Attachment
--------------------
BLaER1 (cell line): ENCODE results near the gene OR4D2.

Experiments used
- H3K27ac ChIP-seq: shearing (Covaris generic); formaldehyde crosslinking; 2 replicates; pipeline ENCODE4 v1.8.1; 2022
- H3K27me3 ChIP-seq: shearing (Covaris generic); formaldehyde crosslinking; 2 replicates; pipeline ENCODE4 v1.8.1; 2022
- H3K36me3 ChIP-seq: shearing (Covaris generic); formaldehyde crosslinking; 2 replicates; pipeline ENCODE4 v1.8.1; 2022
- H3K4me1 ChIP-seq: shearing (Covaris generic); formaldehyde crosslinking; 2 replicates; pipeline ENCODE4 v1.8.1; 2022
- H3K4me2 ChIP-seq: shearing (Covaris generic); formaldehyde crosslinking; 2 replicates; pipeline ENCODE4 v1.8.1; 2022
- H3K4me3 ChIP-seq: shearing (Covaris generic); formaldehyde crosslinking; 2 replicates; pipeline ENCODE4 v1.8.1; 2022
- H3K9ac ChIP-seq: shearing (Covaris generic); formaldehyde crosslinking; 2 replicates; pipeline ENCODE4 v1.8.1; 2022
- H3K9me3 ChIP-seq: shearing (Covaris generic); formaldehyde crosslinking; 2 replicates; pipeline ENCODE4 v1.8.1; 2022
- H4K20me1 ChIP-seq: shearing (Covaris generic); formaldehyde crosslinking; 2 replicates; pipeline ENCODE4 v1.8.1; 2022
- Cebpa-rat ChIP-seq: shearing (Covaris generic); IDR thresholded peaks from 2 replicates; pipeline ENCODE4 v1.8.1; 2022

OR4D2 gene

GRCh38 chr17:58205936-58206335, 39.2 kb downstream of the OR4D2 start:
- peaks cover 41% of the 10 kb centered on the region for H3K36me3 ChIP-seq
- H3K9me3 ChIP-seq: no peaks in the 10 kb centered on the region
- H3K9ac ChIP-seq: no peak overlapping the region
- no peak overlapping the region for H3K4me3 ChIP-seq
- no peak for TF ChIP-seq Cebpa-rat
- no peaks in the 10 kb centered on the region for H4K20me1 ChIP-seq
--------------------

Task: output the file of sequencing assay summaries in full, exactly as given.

BLaER1 (cell line): ENCODE results near the gene OR4D2.

Experiments used
- H3K27ac ChIP-seq: shearing (Covaris generic); formaldehyde crosslinking; 2 replicates; pipeline ENCODE4 v1.8.1; 2022
- H3K27me3 ChIP-seq: shearing (Covaris generic); formaldehyde crosslinking; 2 replicates; pipeline ENCODE4 v1.8.1; 2022
- H3K36me3 ChIP-seq: shearing (Covaris generic); formaldehyde crosslinking; 2 replicates; pipeline ENCODE4 v1.8.1; 2022
- H3K4me1 ChIP-seq: shearing (Covaris generic); formaldehyde crosslinking; 2 replicates; pipeline ENCODE4 v1.8.1; 2022
- H3K4me2 ChIP-seq: shearing (Covaris generic); formaldehyde crosslinking; 2 replicates; pipeline ENCODE4 v1.8.1; 2022
- H3K4me3 ChIP-seq: shearing (Covaris generic); formaldehyde crosslinking; 2 replicates; pipeline ENCODE4 v1.8.1; 2022
- H3K9ac ChIP-seq: shearing (Covaris generic); formaldehyde crosslinking; 2 replicates; pipeline ENCODE4 v1.8.1; 2022
- H3K9me3 ChIP-seq: shearing (Covaris generic); formaldehyde crosslinking; 2 replicates; pipeline ENCODE4 v1.8.1; 2022
- H4K20me1 ChIP-seq: shearing (Covaris generic); formaldehyde crosslinking; 2 replicates; pipeline ENCODE4 v1.8.1; 2022
- Cebpa-rat ChIP-seq: shearing (Covaris generic); IDR thresholded peaks from 2 replicates; pipeline ENCODE4 v1.8.1; 2022

OR4D2 gene

GRCh38 chr17:58205936-58206335, 39.2 kb downstream of the OR4D2 start:
- peaks cover 41% of the 10 kb centered on the region for H3K36me3 ChIP-seq
- H3K9me3 ChIP-seq: no peaks in the 10 kb centered on the region
- H3K9ac ChIP-seq: no peak overlapping the region
- no peak overlapping the region for H3K4me3 ChIP-seq
- no peak for TF ChIP-seq Cebpa-rat
- no peaks in the 10 kb centered on the region for H4K20me1 ChIP-seq